Monica get that and anything else that you dream about playing somday and start working a line here and a line there into you playing and before long you will have those licks in your bag of tricks. We may never play like Keith but we can incorperate some of the ideas into our own music and learn a whole lot about playing the piano this way. I know that in the past when I was younger I spent a lot of time learning piano techique and now I have to agree that finding pieces of music that address certain problem areas in your playing
is a much better approach for musical results. This in no way means don't to those exercises but just start adding lines or passages that you connect with first and work into challanging yourself with lines that require you to work out. A lot of listening to the music you want to play is still the best way to get started and try take a smiple line from one of the transcribtions reading along with listening and then try to transcribe a line on your own. I am getting to the point in life where tommorow is today right now. DPVJAZZ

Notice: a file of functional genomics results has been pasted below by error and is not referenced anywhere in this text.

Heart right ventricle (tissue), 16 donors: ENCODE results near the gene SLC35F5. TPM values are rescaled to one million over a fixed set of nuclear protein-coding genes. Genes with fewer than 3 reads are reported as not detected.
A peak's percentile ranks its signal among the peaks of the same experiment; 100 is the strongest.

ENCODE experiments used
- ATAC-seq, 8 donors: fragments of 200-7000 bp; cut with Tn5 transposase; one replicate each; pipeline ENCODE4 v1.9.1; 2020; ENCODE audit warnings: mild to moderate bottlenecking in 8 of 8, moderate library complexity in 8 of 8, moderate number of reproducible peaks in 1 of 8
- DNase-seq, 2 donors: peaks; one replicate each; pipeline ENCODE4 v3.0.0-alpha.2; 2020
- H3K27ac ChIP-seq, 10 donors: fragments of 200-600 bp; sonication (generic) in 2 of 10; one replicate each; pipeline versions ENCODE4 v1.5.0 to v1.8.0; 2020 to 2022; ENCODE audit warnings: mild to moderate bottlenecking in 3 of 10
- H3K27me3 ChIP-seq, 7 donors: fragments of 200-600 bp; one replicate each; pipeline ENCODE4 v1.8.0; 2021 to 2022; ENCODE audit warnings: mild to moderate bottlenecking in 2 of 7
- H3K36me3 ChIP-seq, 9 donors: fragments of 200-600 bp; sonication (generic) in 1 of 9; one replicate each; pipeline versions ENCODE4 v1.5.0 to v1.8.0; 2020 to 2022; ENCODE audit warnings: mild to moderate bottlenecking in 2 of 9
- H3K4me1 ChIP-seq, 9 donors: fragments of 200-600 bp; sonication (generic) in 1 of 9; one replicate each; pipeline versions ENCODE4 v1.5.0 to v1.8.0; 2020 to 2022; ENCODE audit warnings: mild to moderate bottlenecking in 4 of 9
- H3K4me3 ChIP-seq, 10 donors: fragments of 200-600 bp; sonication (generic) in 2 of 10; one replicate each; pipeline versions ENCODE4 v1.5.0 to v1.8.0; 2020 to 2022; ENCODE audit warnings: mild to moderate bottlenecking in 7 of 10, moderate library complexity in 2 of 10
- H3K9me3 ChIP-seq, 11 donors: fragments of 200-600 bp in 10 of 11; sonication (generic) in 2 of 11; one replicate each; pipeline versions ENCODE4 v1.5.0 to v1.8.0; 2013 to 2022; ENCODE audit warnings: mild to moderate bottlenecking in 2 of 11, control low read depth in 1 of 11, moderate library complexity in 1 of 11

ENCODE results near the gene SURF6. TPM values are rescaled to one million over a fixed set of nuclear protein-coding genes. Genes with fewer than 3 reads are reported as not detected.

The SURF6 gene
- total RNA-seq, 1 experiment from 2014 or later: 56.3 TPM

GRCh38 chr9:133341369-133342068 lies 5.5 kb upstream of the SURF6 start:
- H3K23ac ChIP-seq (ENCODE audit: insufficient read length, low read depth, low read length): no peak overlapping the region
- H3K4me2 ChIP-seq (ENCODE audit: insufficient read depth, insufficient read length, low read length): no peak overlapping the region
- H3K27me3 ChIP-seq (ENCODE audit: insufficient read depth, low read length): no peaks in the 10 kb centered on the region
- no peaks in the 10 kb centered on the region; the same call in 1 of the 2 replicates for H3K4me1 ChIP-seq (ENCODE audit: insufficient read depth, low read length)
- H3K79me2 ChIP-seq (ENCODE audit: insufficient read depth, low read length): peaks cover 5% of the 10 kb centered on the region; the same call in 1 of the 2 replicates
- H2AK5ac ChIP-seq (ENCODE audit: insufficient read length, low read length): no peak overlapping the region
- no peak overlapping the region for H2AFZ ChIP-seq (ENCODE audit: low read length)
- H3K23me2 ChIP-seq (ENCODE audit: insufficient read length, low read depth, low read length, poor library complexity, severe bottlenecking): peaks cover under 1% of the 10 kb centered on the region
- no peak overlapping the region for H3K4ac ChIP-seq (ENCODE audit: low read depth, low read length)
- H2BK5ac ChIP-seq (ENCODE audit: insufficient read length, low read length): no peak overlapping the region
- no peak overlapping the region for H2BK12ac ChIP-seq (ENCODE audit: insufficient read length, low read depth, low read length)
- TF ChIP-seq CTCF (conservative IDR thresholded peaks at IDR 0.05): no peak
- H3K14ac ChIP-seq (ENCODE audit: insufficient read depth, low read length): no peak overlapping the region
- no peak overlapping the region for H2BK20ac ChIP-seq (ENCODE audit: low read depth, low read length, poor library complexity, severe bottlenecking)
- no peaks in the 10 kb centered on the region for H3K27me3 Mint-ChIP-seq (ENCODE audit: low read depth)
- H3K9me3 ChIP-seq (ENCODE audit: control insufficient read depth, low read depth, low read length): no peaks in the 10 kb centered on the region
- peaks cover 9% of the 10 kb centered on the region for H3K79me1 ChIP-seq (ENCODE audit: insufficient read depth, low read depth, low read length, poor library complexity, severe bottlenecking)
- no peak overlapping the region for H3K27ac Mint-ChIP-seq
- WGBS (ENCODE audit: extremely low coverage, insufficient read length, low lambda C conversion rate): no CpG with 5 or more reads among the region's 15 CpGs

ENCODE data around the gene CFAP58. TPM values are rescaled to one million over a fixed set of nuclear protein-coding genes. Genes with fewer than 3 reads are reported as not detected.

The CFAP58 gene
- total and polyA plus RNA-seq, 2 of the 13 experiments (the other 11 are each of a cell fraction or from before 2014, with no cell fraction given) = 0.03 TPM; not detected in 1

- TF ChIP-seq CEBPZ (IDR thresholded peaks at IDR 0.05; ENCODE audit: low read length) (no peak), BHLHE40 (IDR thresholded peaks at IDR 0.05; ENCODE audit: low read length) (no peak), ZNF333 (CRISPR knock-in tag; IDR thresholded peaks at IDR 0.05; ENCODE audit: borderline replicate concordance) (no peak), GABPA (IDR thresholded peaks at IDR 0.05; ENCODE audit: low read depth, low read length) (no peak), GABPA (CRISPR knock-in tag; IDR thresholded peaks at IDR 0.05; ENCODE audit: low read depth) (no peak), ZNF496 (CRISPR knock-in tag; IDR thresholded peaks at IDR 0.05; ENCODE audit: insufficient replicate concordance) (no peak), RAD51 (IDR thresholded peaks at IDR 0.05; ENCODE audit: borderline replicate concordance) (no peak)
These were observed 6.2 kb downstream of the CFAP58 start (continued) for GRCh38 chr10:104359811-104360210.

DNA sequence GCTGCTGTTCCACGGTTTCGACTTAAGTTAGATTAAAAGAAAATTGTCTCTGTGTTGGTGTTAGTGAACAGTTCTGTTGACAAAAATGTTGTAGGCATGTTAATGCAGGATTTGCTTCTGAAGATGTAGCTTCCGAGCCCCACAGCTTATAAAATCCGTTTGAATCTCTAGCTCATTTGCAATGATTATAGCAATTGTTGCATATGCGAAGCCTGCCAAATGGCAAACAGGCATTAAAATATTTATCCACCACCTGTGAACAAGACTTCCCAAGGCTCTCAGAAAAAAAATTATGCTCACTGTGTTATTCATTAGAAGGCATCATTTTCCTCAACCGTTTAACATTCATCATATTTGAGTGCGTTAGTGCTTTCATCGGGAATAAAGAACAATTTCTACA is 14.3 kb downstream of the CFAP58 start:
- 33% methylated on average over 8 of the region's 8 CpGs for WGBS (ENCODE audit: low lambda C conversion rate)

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#1134572 - 01/24/07 05:16 PM Re: Getting into New Age piano music...
quiescen Offline
Full Member

Registered: 12/24/04
Posts: 215
Loc: San Diego
Hi there,

I've written some New Age piano music for the easy/intermediate pianist.

Find them at http://solosheets.blogspot.com

I've also got a New Age piano course you may be interested in at http://www.quiescencemusic.com
_________________________
Edward Weiss